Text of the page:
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Temenos (1998)

Rating: 6/10

Running Time: 77 minutes

UK Certificate: PG


'Temenos' is an experimental film conceived and directed by London-based artist, filmmaker and lecturer Nina Danino, composed almost entirely of images shot in numerous European locations where the Virgin Mary is said to have appeared to women – including Banneaux, Lourdes, Fatima, Gibraltar and Medjugorje. Yet despite this obsessive focus on place, the aim is apparently to disorient the viewer – something which Danino achieves both by refusing to indicate where any given scene has been filmed, and by shifting seamlessly from one holy site to another (and back again) with little concern for spatial continuity.

'Temenos' plays fast and loose not only with space, but also with time. Most of the sites are shot in black and white, lending them (at least in cinematic terms) a timeless quality – and Danino's voice-over freely mixes the accounts of female visionaries from different places and times (Lucia Dos Santos, Mélanie Calvat, Bernadette Soubirous – as well as a personal testimony voiced by visionary Vicka Ivankovic herself), weaving these fractured quotes into her own narrative, free from the constraints of conventional chronology. Even the musical soundtrack offers an unconventional, if effective, blending of voices, placing the Tuvan diva Sainkho Namchylak alongside the operatic soprano Catherine Bott and the New York experimental vocalist Shelley Hirsch, all of whose ecstatic wailings, possessed chatter and sublime drones make the locations on screen echo with an appropriately numinous shrill.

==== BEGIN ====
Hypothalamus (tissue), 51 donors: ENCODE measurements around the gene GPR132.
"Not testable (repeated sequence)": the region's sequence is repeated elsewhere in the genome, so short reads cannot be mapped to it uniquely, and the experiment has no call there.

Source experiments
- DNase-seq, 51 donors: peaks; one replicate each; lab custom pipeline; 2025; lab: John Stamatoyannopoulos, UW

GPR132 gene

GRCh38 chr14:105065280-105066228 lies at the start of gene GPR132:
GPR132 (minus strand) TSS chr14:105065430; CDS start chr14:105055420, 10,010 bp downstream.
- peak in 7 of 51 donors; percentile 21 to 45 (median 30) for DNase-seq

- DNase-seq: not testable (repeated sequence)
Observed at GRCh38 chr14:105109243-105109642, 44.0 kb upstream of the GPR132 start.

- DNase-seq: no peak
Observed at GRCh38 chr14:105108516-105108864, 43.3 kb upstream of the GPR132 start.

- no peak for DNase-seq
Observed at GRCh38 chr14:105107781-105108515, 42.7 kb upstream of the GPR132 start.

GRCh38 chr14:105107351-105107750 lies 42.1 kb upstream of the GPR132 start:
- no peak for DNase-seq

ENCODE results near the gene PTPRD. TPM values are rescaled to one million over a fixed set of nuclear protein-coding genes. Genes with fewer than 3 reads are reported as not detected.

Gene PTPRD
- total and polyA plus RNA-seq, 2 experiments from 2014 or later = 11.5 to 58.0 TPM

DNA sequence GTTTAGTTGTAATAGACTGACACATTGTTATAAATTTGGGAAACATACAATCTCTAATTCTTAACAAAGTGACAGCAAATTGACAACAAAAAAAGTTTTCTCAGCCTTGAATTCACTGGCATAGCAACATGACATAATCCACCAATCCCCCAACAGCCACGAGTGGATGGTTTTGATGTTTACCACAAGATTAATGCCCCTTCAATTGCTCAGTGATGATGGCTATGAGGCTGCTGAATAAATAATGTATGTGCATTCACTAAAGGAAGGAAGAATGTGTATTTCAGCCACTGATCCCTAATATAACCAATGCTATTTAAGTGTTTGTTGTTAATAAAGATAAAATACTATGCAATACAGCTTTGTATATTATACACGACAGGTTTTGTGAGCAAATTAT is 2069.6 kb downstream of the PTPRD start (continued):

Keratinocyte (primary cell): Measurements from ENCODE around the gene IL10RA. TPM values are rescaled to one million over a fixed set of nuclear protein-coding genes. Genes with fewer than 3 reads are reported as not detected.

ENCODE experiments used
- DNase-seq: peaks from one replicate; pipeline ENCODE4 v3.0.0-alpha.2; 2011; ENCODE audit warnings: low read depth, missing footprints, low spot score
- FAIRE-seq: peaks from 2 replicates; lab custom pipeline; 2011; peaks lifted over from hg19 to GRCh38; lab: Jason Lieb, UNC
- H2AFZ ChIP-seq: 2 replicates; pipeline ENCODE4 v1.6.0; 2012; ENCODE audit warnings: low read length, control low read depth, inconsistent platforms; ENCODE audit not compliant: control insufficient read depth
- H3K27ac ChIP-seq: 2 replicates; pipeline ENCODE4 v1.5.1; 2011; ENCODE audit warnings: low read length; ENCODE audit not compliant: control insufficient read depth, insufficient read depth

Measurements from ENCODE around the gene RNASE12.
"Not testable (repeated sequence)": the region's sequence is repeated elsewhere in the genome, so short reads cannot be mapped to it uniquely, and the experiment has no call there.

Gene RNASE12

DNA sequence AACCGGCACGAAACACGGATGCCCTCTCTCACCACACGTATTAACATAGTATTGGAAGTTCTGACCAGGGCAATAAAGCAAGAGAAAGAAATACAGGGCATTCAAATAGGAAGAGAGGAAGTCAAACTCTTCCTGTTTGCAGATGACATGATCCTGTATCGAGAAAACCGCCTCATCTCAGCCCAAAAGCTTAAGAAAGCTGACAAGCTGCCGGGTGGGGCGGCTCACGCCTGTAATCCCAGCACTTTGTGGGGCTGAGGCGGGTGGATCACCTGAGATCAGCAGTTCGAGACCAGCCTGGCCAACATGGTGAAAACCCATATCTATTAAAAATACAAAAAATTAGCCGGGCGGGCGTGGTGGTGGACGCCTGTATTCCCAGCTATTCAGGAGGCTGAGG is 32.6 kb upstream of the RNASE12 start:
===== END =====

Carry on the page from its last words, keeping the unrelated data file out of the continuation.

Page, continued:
In ancient Greece, a piece of land that had been cut off and dedicated as a hallowed precinct to a god was called a 'temenos' (deriving ultimately from the Greek word for 'cut'). So in her film of the same name, Danino has created a new sacred space, cut out in the editing room, bound by the framing of her camera, and enclosed by the artificial titles with which her images are frequently punctuated. Placing herself in a tradition of female visionaries (whose very words she speaks), and splicing together the places where they had their divine encounters, Danino enshrines her own vision in a site constructed of celluloid – a site which can encompass not just previous holy sites, but even Paris at dawn and London's Soho Square (both of which she also manages to invest with a haunted immanence).

'Temenos' captures on film the eerie beauty of its locations, evoking a mood of supernatural awe – but it is not without its irritations. After a while the film's images become tryingly repetitive (even if such repetition is supposed to reflect a broader thematic concern with memory and the echo of time), the titles which divide the film into sections often seem little more than a pretentious distraction, and there are too many longeurs where the screen is inexcusably blank. And the scene near the end where a water-walking Jesus appears to the fishermen (excerpted from Pier Paolo Pasolini's 1964 film 'The Gospel According to St Matthew') seems strangely out of place as the climax of a film which has otherwise fixated exclusively on the apparition of females to females.

Still, if you have a lot of patience, 'Temenos' has the power to transport you to another place.

It's Got: Haunted locations made more haunting by the fractured voice-over and ululating soundtrack.

It Needs: To be less repetitive, to drop some of its section titles (especially the pretentious scrolling ones), and to lose the long periods of blank screen.

DVD Extras Scene selection; biography of Nina Danino. DVD Extras Rating: 2/10


A beautiful, if at times infuriating, evocation of genius loci.